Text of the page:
A smooth and speckled and renewable alternative, such as from Portugal-based Corkor and MB Cork, is made from cork-oak bark that's removed without harming the tree — but only once the tree is 25 years old and then every nine years thereafter (actually benefiting the tree if done consistently). Collected bark is dried for six months, then the shavings are boiled and steamed to improve their elasticity, molded into blocks and sliced into thin sheets, eventually fused to a backing of cotton or polyurethane for support.
Mylo, created and patented by Bolt Threads in California, is made of mycelium cells — from the underground root-like system of mushrooms — grown on beds of sawdust and other organic material. "Once the mycelium is harvested, the remaining material is composted," according to Mylo's website. "We then process and dye that sheet of mycelium and it becomes the Mylo material that gets used to make footwear, handbags, wallets, phone cases, and other gorgeous products," just some of which come from Adidas, Stella McCartney, lululemon and even Hermès. "The mycelium we grow for Mylo material is produced in days, unlike the resource-intense process of raising livestock, which can take years," notes the company, adding that while its product does contain 15 to 50% plastics, it is renewable, and the mycelium waste can be composted.
Faux leather made from waste leaves of pineapple leaves is known by the trademark Piñatex. "These leaves are a byproduct from existing pineapple harvest, the raw material requires no additional environmental resources to produce," explains a spokesperson for Piñatex, founded by "ethical entrepreneur" Carmen Hijosa, of Spain, who undertook a PhD at the Royal College of Art to develop her product. After pineapples are harvested, leaves "are collected in bundles, then the long fibers are extracted using semi-automatic machines" and left to dry naturally in the sun (or in ovens during the rainy season) and put through a purification process, before finally getting mixed with a corn-based polylactic acid and turned in the non-woven mesh Piñafelt, coated with a layer of PU. It's now used in a range of mainstream vegan fashion items, from Nike sneakers to H&M boots and bags.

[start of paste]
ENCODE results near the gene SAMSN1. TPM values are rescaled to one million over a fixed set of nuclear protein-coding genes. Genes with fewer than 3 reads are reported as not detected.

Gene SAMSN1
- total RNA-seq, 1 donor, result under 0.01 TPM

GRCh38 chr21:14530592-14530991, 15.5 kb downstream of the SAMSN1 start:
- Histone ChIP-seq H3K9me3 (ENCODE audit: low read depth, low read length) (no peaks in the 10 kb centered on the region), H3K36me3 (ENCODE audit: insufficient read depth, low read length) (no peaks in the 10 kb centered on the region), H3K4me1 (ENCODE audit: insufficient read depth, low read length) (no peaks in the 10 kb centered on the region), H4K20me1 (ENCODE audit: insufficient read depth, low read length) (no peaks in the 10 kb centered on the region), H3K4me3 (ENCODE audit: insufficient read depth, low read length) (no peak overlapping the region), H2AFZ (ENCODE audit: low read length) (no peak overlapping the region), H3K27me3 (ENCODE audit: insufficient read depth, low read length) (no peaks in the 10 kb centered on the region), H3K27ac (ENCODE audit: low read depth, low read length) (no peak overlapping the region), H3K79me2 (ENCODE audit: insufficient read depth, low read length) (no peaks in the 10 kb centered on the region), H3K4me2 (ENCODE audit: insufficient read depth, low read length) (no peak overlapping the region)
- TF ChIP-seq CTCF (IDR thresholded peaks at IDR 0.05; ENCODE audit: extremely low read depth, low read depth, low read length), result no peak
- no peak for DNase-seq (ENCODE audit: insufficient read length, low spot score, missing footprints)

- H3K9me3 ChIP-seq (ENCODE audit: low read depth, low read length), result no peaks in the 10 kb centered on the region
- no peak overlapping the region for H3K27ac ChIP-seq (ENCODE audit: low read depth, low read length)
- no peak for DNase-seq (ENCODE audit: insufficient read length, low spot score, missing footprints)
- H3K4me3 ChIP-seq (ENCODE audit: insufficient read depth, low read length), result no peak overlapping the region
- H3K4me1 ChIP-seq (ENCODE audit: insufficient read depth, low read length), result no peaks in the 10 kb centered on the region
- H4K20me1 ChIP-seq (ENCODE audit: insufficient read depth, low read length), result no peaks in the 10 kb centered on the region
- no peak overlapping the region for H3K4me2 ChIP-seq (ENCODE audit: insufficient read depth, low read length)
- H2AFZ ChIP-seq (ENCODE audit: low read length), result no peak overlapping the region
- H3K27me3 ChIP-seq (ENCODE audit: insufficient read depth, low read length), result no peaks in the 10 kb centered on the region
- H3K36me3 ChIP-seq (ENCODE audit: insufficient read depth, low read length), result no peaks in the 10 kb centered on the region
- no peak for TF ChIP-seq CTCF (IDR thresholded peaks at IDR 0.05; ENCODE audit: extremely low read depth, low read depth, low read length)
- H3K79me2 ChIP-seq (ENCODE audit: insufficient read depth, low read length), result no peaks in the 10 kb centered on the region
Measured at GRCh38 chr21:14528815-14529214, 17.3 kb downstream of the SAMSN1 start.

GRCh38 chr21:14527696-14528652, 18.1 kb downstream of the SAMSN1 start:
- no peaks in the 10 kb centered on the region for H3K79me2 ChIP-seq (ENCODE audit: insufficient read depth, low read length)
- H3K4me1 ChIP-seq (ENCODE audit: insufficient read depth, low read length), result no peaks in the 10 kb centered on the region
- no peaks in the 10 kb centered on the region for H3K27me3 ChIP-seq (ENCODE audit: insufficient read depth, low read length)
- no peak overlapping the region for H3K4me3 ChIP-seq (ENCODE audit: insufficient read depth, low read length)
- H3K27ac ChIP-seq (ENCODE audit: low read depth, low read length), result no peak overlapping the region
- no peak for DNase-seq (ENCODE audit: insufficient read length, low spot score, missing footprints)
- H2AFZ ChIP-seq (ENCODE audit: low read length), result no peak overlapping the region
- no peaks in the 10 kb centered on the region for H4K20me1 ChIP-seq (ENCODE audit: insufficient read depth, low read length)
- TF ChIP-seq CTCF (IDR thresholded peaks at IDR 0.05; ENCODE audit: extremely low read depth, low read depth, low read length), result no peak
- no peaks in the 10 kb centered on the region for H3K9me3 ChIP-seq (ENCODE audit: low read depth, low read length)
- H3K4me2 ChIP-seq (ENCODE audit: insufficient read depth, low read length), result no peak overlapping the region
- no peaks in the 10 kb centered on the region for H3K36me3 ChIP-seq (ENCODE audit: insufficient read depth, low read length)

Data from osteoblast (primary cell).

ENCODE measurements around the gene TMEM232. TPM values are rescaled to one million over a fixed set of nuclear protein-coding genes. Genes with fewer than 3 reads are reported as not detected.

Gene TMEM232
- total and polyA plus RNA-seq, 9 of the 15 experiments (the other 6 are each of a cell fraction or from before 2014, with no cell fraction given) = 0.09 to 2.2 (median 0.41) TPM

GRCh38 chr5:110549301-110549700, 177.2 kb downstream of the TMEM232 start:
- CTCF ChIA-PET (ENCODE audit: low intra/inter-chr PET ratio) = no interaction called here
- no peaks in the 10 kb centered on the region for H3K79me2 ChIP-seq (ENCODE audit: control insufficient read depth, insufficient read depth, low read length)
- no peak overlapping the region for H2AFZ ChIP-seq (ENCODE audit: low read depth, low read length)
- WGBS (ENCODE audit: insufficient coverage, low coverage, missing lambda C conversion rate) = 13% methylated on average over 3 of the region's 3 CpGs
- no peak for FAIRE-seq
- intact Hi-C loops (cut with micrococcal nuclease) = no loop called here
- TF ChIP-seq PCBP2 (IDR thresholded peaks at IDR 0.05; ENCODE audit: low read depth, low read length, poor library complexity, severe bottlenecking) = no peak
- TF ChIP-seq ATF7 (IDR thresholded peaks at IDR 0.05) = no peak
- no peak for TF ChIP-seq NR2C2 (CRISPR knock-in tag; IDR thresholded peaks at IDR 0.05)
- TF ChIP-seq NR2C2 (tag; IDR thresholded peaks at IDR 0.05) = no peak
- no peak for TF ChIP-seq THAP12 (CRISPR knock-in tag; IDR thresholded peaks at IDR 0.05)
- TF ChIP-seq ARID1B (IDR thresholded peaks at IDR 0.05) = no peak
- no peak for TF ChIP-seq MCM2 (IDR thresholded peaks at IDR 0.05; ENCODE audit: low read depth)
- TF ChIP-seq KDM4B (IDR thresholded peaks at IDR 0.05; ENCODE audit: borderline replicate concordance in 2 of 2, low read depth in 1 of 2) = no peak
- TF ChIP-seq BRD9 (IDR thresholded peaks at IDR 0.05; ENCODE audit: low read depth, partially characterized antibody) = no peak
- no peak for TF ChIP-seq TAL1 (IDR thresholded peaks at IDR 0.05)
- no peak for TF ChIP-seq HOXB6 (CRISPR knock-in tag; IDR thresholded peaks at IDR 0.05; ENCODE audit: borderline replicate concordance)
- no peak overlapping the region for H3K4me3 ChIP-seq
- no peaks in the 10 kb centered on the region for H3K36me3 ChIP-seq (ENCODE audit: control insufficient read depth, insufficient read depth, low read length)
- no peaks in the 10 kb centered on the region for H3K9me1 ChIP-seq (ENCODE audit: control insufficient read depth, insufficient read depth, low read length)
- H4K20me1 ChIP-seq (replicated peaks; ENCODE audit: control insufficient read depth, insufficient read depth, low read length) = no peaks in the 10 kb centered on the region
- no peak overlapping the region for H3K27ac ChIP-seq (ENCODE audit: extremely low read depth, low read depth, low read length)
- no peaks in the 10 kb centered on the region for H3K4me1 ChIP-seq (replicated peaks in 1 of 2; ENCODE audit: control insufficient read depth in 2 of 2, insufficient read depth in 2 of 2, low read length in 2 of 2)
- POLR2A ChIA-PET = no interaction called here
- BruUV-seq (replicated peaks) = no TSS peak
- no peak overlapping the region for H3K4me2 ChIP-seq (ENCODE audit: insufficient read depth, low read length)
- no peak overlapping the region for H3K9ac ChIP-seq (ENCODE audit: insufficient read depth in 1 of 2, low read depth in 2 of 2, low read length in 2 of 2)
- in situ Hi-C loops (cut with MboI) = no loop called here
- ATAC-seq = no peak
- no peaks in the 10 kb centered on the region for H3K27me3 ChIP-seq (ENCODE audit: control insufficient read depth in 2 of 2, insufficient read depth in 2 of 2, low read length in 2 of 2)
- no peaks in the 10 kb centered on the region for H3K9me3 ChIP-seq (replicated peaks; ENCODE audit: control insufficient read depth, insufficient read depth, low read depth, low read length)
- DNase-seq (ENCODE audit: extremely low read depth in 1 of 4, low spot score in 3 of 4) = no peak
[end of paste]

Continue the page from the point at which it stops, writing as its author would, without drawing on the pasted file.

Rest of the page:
Mirum, bacteria and more
Some innovators are actively looking for ways around using any plastic coating or backing, including Natural Fiber Welding, a startup that's created a new material called Mirum — created with a PU-free blend of plant-based sources including coconut husk fibers, natural rubber and cork. Its creation also produces no wastewater, and the material is durable; it was used recently by Ralph Lauren in its Team USA uniforms for the Summer Olympics in Tokyo.
"Mirum can be used for footwear, automobiles and more," says Vance, explaining, "It can be recycled into new Mirum or ground up and composted, making its lifecycle completely circular. It is much less resource-intensive than animal and synthetic leathers."
Up-and-coming Gen Z fashion designers have also been experimenting with even newer, more sustainable materials. That includes Anna Cain, who is about to complete her BFA in a self-designed major in sustainable textiles at Parsons School of Design. On TikTok, she shares snippets of her creations, including bacterial cellulose.
"It is cellulose made by bacteria! An example is the SCOBY in kombucha: the bacteria and yeast that ferment the tea house themselves by producing cellulose fiber that collects on top of the liquid," Cain tells Yahoo Life, crediting process innovator Suzanne Lee of Biofabricate. "The flesh-like mat grows to the size of the container, then can be washed and dried to form a piece of fabric similar to leather."
But the bottom line, says Byrne, is that "whether polyurethane or pineapple or cactus leather, it is just leagues ahead of animal leather in terms of being environmentally friendly."